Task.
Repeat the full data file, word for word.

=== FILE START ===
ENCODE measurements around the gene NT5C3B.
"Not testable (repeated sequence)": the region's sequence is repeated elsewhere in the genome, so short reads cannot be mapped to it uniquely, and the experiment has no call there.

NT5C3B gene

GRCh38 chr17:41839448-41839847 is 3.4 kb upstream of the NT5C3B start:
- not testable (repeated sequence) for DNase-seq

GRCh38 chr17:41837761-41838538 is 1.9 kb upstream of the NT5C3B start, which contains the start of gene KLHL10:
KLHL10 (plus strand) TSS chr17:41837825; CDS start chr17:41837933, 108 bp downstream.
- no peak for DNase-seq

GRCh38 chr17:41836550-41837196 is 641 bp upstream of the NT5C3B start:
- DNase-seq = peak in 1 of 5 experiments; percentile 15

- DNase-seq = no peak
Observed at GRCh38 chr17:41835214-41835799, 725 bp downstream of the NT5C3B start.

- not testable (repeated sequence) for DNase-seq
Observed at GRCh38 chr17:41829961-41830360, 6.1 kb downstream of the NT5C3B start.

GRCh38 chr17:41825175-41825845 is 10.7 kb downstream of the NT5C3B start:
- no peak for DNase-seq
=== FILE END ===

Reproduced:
ENCODE measurements around the gene NT5C3B.
"Not testable (repeated sequence)": the region's sequence is repeated elsewhere in the genome, so short reads cannot be mapped to it uniquely, and the experiment has no call there.

NT5C3B gene

GRCh38 chr17:41839448-41839847 is 3.4 kb upstream of the NT5C3B start:
- not testable (repeated sequence) for DNase-seq

GRCh38 chr17:41837761-41838538 is 1.9 kb upstream of the NT5C3B start, which contains the start of gene KLHL10:
KLHL10 (plus strand) TSS chr17:41837825; CDS start chr17:41837933, 108 bp downstream.
- no peak for DNase-seq

GRCh38 chr17:41836550-41837196 is 641 bp upstream of the NT5C3B start:
- DNase-seq = peak in 1 of 5 experiments; percentile 15

- DNase-seq = no peak
Observed at GRCh38 chr17:41835214-41835799, 725 bp downstream of the NT5C3B start.

- not testable (repeated sequence) for DNase-seq
Observed at GRCh38 chr17:41829961-41830360, 6.1 kb downstream of the NT5C3B start.

GRCh38 chr17:41825175-41825845 is 10.7 kb downstream of the NT5C3B start:
- no peak for DNase-seq